History of Japanese Buddhism


HIST 3627
TTh 11:00-12:15
Brewster D-103
John A. Tucker, Ph.D.
Brewster A-304 
Office Hours TTh 9:00-10:00 
or gladly by appointment 
Email: Tuckerjo@mail.ecu.edu 
Office: 328-1028
Home: 756-4126

A. Course Description:  This course examines the history of Japanese Buddhism from ancient times to the present. After opening with an introduction to Japanese history and culture, consideration is given to the extent to which "Shinto" was a presence within the spiritual landscape of pre-Buddhist Japan. The course also examines the historical circumstances surrounding the introduction of Buddhism to Japan and its significance for the emergence of "civilization" in Japan. Earlier developments in the history of Buddhism in Asia are explored in an effort to contextualize the distinctive and derivative features of early-Japanese Buddhism. In depth consideration of Nara, Heian, and medieval forms of Buddhism are followed by scrutiny of later trends in the early-modern and modern periods. Contemporary forms of Buddhism and Buddhist practice are examined as well as ideological and social issues related to historical appropriations of Buddhist thought. 

B. Grading: Grading will be based on regular quizzes (40%), two exams (40% each), and a ten-page paper examining, with the use of primary sources, a topic related to Japanese Buddhist thought (20%). 

The first exam will be given on Thursday, March 8; the last on Thursday, April 19. The paper will be due on April 26.

Exams will include objective (true/false, multiple choice) and essay questions. At least 60% of the exam will consist of essay questions. 

Perfect attendance is expected. Repeated unexcused absences may result in a reduction of the final grade. While the instructor will lecture regularly, class participation in the form of insightful questions and comments, are welcomed. Readings will be discussed weekly. 

C. Academic Integrity: Adapted from the ECU Faculty Manual, Part IV: Academic integrity is expected of every East Carolina University student. Academic honor is the responsibility of the studentsand faculty of East Carolina University. Academic Integrity violations consist of the following: (a) cheating - unauthorized aid or assistance or the giving or receiving of unfair advantage on any form of academic work; (b) plagiarism - copying the language, structure, ideas, and/or thoughts of another and adopting same as one's original work; (c) falsification - statement of any untruth, either spoken or written, regarding any circumstances relative to academic work; (d) attempting any act which if completed would constitute an academic integrity violation as defined herein. This information is found at: www.ecu.edu/cs-acad/fsonline/customcf/facultymanual/part4/42.htm. 

D. Disability Statement: East Carolina University seeks to comply fully with the Americans with Disabilities Act (ADA). Students requesting accommodations based on a covered disability must go to the Department for Disability Support Services, located in Slay 138, to verify the disability before any accommodations can occur.  The telephone number is 252-737-1016.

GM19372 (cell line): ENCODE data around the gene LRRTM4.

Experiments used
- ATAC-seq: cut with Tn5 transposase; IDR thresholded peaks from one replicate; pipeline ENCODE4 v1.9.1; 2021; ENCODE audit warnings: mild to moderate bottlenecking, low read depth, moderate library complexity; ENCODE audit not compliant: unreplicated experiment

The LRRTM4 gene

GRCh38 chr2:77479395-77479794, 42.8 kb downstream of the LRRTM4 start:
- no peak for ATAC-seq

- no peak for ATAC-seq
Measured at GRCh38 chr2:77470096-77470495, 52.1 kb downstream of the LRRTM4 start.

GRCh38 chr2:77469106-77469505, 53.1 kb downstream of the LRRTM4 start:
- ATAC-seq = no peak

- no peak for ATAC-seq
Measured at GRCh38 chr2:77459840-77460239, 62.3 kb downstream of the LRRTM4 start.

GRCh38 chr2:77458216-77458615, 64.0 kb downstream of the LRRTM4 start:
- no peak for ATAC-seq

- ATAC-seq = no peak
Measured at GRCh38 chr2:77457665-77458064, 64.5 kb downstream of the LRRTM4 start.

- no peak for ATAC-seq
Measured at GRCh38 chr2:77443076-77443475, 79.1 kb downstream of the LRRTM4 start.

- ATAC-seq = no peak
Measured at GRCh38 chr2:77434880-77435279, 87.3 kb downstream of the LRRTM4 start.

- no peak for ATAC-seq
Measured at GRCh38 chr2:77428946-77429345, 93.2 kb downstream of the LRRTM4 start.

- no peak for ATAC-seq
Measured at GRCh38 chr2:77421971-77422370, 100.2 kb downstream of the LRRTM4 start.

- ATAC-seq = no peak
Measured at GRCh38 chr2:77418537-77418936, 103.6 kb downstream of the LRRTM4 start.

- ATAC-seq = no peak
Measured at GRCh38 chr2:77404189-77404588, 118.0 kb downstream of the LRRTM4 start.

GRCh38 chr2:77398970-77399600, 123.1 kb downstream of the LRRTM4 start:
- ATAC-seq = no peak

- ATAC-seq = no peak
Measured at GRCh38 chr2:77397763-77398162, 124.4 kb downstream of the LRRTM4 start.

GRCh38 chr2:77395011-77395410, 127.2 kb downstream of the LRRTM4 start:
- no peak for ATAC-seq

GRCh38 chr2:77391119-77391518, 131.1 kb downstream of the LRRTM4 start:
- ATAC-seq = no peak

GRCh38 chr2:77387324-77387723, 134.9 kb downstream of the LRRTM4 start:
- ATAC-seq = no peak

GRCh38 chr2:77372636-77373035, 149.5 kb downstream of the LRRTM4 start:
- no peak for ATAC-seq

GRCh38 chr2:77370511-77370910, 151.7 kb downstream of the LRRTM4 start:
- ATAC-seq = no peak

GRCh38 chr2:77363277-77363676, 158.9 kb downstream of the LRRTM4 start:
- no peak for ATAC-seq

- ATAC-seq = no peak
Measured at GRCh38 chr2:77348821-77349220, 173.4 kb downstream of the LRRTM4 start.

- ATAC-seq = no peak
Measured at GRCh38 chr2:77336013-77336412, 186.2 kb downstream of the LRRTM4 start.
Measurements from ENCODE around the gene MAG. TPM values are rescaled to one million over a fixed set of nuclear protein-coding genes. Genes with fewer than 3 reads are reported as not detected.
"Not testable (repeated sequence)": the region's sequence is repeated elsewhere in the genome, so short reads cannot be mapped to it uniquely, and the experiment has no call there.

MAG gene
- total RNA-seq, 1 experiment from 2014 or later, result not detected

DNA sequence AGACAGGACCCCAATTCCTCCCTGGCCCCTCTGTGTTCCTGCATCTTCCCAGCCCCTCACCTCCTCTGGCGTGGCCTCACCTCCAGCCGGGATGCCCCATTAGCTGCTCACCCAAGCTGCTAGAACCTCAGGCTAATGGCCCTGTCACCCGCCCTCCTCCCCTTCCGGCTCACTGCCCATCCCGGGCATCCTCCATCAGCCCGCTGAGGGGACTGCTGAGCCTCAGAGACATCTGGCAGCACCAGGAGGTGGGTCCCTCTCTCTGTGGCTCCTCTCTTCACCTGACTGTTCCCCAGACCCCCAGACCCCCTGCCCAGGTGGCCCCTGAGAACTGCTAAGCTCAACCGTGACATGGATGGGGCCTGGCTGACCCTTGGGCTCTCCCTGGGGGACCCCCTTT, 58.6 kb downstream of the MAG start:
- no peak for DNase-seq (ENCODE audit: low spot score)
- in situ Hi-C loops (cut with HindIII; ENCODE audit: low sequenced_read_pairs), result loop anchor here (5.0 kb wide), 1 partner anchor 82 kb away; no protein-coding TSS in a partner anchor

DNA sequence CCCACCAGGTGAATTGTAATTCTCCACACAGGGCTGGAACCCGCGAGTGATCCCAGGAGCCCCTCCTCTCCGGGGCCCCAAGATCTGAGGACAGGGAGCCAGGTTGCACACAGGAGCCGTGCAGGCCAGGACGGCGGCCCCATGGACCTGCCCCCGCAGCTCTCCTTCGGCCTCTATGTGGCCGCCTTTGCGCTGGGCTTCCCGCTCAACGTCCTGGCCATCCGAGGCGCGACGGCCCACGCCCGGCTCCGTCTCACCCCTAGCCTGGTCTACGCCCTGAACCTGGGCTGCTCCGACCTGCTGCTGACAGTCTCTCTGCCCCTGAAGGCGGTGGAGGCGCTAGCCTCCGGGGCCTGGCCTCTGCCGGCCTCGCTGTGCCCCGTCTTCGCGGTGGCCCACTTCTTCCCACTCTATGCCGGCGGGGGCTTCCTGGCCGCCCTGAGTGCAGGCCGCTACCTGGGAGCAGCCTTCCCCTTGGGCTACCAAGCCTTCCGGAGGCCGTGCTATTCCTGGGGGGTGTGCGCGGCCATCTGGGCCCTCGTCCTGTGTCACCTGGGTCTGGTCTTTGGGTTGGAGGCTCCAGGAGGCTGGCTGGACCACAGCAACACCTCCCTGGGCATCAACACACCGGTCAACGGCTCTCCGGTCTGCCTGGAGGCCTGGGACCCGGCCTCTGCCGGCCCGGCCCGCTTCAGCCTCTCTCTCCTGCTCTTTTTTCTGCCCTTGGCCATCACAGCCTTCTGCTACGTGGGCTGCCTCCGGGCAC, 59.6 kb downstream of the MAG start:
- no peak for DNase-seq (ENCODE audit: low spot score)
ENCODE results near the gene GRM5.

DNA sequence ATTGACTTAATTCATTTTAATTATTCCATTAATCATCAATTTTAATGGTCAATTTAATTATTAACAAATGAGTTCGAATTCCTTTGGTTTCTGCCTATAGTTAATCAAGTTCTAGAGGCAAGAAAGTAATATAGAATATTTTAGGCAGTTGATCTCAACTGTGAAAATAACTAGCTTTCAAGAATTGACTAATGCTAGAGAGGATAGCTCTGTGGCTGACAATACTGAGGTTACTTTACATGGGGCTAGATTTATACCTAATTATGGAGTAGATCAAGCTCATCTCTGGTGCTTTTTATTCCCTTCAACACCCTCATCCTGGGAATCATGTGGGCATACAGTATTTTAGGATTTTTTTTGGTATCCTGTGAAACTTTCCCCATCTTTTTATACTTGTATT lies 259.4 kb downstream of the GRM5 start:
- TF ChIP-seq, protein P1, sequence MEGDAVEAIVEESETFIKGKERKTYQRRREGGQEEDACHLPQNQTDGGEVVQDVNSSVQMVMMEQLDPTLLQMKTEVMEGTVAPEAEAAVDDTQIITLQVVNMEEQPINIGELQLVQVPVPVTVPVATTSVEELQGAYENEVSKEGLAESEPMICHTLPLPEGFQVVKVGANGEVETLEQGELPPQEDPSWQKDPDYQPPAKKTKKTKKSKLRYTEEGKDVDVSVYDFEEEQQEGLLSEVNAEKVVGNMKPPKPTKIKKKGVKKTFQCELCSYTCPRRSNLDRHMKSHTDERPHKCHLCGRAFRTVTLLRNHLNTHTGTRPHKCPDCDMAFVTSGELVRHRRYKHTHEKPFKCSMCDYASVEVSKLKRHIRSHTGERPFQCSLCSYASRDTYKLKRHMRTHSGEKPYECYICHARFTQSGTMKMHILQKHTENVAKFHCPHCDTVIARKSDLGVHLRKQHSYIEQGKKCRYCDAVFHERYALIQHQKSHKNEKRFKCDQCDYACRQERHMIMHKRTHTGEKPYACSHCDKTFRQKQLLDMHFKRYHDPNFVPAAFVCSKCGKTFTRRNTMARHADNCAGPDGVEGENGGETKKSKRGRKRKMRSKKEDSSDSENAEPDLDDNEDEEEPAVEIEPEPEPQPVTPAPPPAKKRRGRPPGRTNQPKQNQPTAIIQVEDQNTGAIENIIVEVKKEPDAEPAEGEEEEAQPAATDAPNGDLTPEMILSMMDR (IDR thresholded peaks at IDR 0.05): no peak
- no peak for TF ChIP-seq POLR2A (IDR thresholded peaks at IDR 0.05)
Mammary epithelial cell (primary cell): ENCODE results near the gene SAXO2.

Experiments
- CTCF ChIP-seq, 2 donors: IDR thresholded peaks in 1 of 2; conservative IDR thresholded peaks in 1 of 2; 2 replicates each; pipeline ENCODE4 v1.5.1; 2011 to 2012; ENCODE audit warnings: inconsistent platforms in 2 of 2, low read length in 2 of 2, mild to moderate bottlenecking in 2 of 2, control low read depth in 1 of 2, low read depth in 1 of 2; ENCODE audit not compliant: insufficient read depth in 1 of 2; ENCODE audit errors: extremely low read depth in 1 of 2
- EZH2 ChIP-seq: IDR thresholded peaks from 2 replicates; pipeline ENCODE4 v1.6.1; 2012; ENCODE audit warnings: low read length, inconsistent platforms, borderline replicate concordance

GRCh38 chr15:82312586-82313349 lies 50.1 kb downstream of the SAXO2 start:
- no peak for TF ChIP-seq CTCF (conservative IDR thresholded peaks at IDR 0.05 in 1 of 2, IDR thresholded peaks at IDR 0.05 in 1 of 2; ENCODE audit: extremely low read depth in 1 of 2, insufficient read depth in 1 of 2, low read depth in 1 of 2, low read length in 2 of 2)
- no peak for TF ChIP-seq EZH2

E. Required Readings: 

De Bary, Wm. Theodore. The Buddhist Tradition: In India, China, and Japan.  New York: Vintage, 1972.

Hershock, Peter D. Chan Buddhism. Honolulu: University of Hawaii Press, 2004.

Kasulis, Thomas. Shinto: The Way Home. Honolulu: University of Hawaii Press, 2004.

Victoria, Brian Daizen. Zen War Stories. New York: RoutledgeCurzon, 2003.

Watson, Burton. The Lotus Sutra. New York: Columbia University Press, 1993.
 

Weekly Lectures and Assigned Readings

January 9/11: Reading Days: The Buddhist Tradition, "Introduction" and 

"Buddhism in India," pp. xv-122.

The Origins of Buddhism in Ancient India

Professor Tucker will be in Washington, D.C. reviewing applications for the Fulbright-Hays Fellowship Program, for the U. S. Department of Education. Students should use this week to begin intensive reading for the course.
January 15: Martin Luther King Holiday 

January 16/18: Introduction to Japanese History and Culture and the Problem of Shinto

Required Reading: Shinto
January 23/25: Buddhism in China
Required Reading: The Buddhist Tradition, "Buddhism in China," ch. 5
January 30/February 1: Buddhism in China, continued
Required Reading: The Buddhist Tradition, "Buddhism in China," ch. 6
February 6/8: Buddhism in China, continued
Required Reading: The Buddhist Tradition, "Buddhism in China," ch. 7
February 13/15: The Introduction of Buddhism to Japan
Required Reading: The Buddhist Tradition, "Buddhism in Japan," ch. 8
February 20/22: Nara Buddhism    Heian Buddhism: Saicho and Tendai
Required Reading: The Buddhist Tradition, "Buddhism in Japan," ch. 9
February 27/March 1: Heian Buddhism, continued: Kukai and Shingon
Required Reading: The Buddhist Tradition, "Buddhism in Japan," ch. 10
March 6/8: Review and First Exam

March 11-18: Spring Break 

March 20/22: Medieval Buddhism: Pure Land Buddhism

Required Reading: The Buddhist Tradition, "Buddhism in Japan," ch. 11
March 27/29: Medieval Buddhism: Nichiren and the Lotus Sutra
Required Reading: The Buddhist Tradition, "Buddhism in Japan," ch. 12
April 3/5: Medieval Shinto and Buddhism: Zen Buddhism
Required Reading: The Buddhist Tradition, "Buddhism in Japan," ch. 13, and Chan Buddhism
April 6-7: Easter Holiday 

April 10/12: Early-Modern and Modern Buddhism 

Required Reading: Zen War Stories
April 17/19: Review and Last Exam

April 23: Last Day of Classes 

April 26: Papers Due